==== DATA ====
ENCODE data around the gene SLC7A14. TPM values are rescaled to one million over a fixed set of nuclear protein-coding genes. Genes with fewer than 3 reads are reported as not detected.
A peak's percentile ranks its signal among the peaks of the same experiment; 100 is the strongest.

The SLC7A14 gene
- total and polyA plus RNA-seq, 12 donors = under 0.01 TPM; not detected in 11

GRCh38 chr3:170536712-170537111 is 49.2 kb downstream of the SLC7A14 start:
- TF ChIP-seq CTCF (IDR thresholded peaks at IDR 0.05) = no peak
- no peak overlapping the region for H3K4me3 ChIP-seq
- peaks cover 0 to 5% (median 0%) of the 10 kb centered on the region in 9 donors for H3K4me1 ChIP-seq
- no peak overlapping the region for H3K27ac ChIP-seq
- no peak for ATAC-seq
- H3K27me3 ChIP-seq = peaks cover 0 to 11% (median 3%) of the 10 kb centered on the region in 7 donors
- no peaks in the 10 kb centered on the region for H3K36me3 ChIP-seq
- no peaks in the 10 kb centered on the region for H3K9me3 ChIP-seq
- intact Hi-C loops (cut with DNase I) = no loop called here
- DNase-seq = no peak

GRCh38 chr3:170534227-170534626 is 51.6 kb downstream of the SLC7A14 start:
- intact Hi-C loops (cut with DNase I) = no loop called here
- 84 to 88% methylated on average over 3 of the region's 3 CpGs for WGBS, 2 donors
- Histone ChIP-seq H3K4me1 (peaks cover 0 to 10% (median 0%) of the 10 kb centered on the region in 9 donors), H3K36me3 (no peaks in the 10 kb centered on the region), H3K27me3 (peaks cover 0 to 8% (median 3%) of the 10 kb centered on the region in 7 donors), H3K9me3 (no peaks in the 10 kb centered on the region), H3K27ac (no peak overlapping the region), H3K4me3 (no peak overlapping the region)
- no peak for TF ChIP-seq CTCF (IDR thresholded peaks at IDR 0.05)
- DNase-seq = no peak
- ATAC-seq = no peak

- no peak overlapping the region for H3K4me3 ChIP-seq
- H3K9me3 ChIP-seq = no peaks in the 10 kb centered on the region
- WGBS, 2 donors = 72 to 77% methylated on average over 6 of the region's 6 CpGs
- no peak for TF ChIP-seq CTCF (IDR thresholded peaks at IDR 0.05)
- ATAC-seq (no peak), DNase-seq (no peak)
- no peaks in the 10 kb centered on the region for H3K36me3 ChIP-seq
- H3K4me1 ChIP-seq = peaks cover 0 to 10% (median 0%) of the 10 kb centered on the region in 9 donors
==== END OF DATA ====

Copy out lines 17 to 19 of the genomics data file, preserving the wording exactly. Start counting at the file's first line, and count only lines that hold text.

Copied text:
- intact Hi-C loops (cut with DNase I) = no loop called here
- 84 to 88% methylated on average over 3 of the region's 3 CpGs for WGBS, 2 donors
- Histone ChIP-seq H3K4me1 (peaks cover 0 to 10% (median 0%) of the 10 kb centered on the region in 9 donors), H3K36me3 (no peaks in the 10 kb centered on the region), H3K27me3 (peaks cover 0 to 8% (median 3%) of the 10 kb centered on the region in 7 donors), H3K9me3 (no peaks in the 10 kb centered on the region), H3K27ac (no peak overlapping the region), H3K4me3 (no peak overlapping the region)